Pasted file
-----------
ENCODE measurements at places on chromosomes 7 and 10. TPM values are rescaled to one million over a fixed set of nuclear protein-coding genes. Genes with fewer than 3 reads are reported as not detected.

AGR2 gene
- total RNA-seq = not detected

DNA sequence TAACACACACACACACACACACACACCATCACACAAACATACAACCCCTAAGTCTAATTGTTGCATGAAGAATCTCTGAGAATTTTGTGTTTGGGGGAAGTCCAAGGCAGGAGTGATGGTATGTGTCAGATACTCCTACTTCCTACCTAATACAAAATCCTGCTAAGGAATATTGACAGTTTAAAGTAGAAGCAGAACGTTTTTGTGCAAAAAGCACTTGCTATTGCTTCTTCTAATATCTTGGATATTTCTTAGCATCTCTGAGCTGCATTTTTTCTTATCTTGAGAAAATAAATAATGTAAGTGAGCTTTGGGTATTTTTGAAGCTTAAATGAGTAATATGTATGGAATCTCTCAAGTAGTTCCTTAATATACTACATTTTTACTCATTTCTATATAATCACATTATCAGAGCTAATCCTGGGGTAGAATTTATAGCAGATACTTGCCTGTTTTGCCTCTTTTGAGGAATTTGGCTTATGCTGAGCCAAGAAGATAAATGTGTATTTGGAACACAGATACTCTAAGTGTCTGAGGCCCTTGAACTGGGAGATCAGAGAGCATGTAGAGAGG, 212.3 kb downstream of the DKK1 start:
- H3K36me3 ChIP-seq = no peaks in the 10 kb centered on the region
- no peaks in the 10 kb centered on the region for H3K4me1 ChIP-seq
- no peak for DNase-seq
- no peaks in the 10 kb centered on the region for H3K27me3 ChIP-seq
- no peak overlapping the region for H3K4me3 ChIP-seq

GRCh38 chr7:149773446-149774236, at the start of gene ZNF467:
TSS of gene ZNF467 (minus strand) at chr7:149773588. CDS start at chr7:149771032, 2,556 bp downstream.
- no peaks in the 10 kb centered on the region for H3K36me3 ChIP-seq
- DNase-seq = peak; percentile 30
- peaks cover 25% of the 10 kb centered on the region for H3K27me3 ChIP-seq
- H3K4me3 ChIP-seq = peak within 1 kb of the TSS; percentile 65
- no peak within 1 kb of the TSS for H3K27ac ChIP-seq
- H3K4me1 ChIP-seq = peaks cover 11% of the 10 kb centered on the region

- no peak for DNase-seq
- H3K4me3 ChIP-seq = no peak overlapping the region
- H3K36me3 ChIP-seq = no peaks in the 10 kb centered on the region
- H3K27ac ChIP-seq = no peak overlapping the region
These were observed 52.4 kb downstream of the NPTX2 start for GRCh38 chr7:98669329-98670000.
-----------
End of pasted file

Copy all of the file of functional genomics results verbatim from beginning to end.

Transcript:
ENCODE measurements at places on chromosomes 7 and 10. TPM values are rescaled to one million over a fixed set of nuclear protein-coding genes. Genes with fewer than 3 reads are reported as not detected.

AGR2 gene
- total RNA-seq = not detected

DNA sequence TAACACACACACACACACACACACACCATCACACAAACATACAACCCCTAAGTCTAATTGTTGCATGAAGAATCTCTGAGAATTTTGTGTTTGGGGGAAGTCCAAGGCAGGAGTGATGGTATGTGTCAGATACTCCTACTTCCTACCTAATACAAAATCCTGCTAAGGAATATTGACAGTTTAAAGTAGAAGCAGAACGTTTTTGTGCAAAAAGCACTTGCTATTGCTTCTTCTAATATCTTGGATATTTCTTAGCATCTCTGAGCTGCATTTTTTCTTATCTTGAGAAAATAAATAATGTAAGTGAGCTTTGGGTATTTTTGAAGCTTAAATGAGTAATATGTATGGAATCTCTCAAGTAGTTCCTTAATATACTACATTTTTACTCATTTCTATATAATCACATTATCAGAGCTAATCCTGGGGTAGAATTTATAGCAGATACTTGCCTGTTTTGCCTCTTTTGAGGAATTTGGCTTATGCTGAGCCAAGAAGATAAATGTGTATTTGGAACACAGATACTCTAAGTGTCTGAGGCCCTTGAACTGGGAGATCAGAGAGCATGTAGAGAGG, 212.3 kb downstream of the DKK1 start:
- H3K36me3 ChIP-seq = no peaks in the 10 kb centered on the region
- no peaks in the 10 kb centered on the region for H3K4me1 ChIP-seq
- no peak for DNase-seq
- no peaks in the 10 kb centered on the region for H3K27me3 ChIP-seq
- no peak overlapping the region for H3K4me3 ChIP-seq

GRCh38 chr7:149773446-149774236, at the start of gene ZNF467:
TSS of gene ZNF467 (minus strand) at chr7:149773588. CDS start at chr7:149771032, 2,556 bp downstream.
- no peaks in the 10 kb centered on the region for H3K36me3 ChIP-seq
- DNase-seq = peak; percentile 30
- peaks cover 25% of the 10 kb centered on the region for H3K27me3 ChIP-seq
- H3K4me3 ChIP-seq = peak within 1 kb of the TSS; percentile 65
- no peak within 1 kb of the TSS for H3K27ac ChIP-seq
- H3K4me1 ChIP-seq = peaks cover 11% of the 10 kb centered on the region

- no peak for DNase-seq
- H3K4me3 ChIP-seq = no peak overlapping the region
- H3K36me3 ChIP-seq = no peaks in the 10 kb centered on the region
- H3K27ac ChIP-seq = no peak overlapping the region
These were observed 52.4 kb downstream of the NPTX2 start for GRCh38 chr7:98669329-98670000.